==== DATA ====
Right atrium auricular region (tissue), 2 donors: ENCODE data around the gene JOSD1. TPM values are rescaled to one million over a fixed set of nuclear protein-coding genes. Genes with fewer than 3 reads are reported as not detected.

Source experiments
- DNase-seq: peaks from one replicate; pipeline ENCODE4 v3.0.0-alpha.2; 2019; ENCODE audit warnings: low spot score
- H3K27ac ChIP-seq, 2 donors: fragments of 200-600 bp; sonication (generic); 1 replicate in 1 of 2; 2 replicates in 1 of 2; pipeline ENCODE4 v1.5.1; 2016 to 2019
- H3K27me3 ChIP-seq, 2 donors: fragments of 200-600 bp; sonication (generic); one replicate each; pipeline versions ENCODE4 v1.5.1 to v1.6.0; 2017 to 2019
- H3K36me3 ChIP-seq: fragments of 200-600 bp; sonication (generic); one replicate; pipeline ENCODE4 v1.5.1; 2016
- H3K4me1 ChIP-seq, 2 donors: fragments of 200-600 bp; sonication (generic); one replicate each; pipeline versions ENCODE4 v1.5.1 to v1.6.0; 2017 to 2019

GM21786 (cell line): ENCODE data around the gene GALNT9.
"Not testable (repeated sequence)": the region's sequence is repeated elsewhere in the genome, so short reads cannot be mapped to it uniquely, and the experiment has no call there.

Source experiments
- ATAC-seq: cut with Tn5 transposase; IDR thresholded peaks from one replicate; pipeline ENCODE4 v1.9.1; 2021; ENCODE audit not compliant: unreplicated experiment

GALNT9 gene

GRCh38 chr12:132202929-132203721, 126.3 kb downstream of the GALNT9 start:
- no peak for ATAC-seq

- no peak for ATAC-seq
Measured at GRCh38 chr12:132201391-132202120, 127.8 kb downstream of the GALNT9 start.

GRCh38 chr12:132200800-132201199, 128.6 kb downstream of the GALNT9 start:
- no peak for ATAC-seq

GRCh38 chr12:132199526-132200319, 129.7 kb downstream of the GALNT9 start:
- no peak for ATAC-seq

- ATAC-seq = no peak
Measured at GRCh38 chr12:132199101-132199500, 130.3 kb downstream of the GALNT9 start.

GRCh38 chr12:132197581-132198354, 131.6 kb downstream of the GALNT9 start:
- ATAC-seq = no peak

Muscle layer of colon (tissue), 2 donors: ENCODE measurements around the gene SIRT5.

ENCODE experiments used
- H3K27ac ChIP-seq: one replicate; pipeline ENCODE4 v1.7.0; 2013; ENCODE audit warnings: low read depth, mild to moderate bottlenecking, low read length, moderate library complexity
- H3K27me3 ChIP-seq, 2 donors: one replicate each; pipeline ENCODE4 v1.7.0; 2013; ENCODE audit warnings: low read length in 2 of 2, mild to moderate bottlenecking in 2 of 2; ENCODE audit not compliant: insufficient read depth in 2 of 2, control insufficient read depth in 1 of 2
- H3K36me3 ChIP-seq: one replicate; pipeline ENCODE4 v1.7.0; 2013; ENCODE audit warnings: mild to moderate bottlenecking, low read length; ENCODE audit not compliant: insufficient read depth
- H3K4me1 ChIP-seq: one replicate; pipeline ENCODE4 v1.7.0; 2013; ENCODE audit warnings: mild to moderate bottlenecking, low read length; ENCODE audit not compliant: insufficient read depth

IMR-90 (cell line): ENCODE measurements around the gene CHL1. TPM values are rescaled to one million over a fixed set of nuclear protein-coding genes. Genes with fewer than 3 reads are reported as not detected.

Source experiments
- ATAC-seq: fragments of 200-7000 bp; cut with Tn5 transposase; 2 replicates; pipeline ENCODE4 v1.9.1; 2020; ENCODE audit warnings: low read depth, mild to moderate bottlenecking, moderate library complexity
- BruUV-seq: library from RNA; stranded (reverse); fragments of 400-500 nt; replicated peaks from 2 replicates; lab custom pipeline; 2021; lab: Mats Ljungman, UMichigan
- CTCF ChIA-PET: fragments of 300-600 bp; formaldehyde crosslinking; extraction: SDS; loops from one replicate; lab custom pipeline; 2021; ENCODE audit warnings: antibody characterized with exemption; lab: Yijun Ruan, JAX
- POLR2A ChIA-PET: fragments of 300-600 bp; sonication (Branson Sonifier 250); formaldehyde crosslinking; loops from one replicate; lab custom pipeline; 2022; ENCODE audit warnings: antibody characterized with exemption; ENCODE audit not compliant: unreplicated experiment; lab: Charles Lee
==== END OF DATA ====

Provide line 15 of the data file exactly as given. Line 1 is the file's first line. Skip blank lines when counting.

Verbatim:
- no peak for ATAC-seq